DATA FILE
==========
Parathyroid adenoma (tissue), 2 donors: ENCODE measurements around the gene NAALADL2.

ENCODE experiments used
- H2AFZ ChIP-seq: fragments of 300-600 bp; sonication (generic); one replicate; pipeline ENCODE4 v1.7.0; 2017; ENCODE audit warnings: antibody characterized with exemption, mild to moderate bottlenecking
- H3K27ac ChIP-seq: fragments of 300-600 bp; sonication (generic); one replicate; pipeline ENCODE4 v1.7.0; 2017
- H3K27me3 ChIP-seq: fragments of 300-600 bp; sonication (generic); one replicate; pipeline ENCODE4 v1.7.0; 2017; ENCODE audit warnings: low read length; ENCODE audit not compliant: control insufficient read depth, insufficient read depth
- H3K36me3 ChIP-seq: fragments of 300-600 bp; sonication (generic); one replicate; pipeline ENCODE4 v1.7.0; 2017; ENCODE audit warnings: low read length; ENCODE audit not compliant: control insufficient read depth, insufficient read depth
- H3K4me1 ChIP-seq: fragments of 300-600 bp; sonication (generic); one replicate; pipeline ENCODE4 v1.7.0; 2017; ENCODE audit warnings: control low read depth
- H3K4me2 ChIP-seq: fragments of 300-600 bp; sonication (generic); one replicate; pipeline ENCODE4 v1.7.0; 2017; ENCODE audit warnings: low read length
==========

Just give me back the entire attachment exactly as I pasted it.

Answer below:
Parathyroid adenoma (tissue), 2 donors: ENCODE measurements around the gene NAALADL2.

ENCODE experiments used
- H2AFZ ChIP-seq: fragments of 300-600 bp; sonication (generic); one replicate; pipeline ENCODE4 v1.7.0; 2017; ENCODE audit warnings: antibody characterized with exemption, mild to moderate bottlenecking
- H3K27ac ChIP-seq: fragments of 300-600 bp; sonication (generic); one replicate; pipeline ENCODE4 v1.7.0; 2017
- H3K27me3 ChIP-seq: fragments of 300-600 bp; sonication (generic); one replicate; pipeline ENCODE4 v1.7.0; 2017; ENCODE audit warnings: low read length; ENCODE audit not compliant: control insufficient read depth, insufficient read depth
- H3K36me3 ChIP-seq: fragments of 300-600 bp; sonication (generic); one replicate; pipeline ENCODE4 v1.7.0; 2017; ENCODE audit warnings: low read length; ENCODE audit not compliant: control insufficient read depth, insufficient read depth
- H3K4me1 ChIP-seq: fragments of 300-600 bp; sonication (generic); one replicate; pipeline ENCODE4 v1.7.0; 2017; ENCODE audit warnings: control low read depth
- H3K4me2 ChIP-seq: fragments of 300-600 bp; sonication (generic); one replicate; pipeline ENCODE4 v1.7.0; 2017; ENCODE audit warnings: low read length